And, if God, choose, I shall but love thee better after Death’.
Angels are found throughout the cemetery and adopt various poses. In some instances they look or point upward, indicating resurrection and the departure of the soul from here on earth to heaven above. They may typically be associated with a trumpet, a symbol of Revelation, but also a reference to the choral ministration of angels at Christ’s side. Or sometimes angels are pious and look downwards, which represents a strong sense of mourning and loss.
One particularly striking angel can be found in The Beer Mausoleum, which occupies one of the highest spots of the Cemetery and overlooks the Circle of Lebanon. It is the largest and grandest of the privately owned monuments, which was built for the daughter, Ada Sophia, of Julius Beer who died of scarlet fever at the age of eight, in 1875. She is kneeling next to an angel whose arms reach round her to protect her. She has her hands together in prayer and we trust that she is going to be taken to haven under the protection of this large winged graceful angel.
We have already mentioned promenading, and whilst it may seem odd to do so, the Cemetery was in itself a pleasant and green space and as such, offered respite from the smoke and grime of the inner city. Above the Terrace Catacombs is a terrace where visitors would promenade and ‘enjoy the quiet, the pure air, and the splendid landscape’. Inside the Catacombs are eight hundred and twenty five recesses, where you can still see lead-lined coffins. The head was nearest to the walk-way so that visitors could talk to their dearly departed.
The most famous and in some ways most impressive (at least the most grotesque) monument in the East Cemetery is that of Karl Marx. He was originally buried on the 17th March, 1883 in his wife’s grave with only eleven people attending his funeral. However, in 1954, the Communist Party launched the Marx Memorial Fund and both bodies were exhumed and the grave was moved to its current position. The huge bronze bust of Marx by Laurence Bradshaw, sits pouting over his beard, looking down at us all as we pass by as he loudly proclaims ‘Workers of all lands unite’.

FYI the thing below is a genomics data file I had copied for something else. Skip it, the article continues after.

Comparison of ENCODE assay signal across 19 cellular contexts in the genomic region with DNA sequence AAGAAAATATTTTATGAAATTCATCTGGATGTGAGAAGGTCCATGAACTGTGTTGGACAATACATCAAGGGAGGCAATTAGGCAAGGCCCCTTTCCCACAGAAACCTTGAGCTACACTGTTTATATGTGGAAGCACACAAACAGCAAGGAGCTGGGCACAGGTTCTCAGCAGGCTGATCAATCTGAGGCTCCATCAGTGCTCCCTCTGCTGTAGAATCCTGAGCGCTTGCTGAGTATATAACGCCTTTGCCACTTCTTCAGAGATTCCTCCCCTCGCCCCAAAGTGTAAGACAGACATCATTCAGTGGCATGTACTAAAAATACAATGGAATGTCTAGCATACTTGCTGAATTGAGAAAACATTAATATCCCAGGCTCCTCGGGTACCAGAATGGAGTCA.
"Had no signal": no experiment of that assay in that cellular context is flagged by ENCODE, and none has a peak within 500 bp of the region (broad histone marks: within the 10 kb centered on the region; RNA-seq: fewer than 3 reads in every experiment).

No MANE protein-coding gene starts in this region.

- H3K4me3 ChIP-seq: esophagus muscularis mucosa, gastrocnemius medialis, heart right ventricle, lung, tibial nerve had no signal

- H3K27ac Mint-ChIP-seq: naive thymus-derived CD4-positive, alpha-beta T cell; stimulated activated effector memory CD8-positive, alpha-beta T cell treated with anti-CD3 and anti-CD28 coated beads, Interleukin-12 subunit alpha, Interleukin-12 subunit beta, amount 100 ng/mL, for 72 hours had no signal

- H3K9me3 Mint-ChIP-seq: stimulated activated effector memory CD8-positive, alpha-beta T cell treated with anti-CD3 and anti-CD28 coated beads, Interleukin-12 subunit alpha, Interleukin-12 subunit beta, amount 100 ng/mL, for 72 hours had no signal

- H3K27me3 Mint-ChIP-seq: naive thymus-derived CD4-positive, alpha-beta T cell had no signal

My own interest in the Cemetery is for its Victorian residents. These range from George Wombwell, to Elizabeth Siddal to Tom Sayers. Wombwell is buried underneath a statue of his most famous possession, Nero the lion. Nero, who was part of Wombwell’s travelling menagerie (a rather sad but not entirely uncommon Victorian practice) included boa constrictors, giraffes, lions, leopards, and zebras. Nero was his most famous ‘exhibit’ if you like and he sits on top of Wombwell, perhaps in a form of vengeance keeping Wombwell firmly under his watch.
Elizabeth Siddal, wife of Dante Gabriel Rossetti, is buried in the West Cemetery. In 1862, after a turbulent relationship with both Rossetti and the drug laudanum, Siddal died. The scene of her death is described below: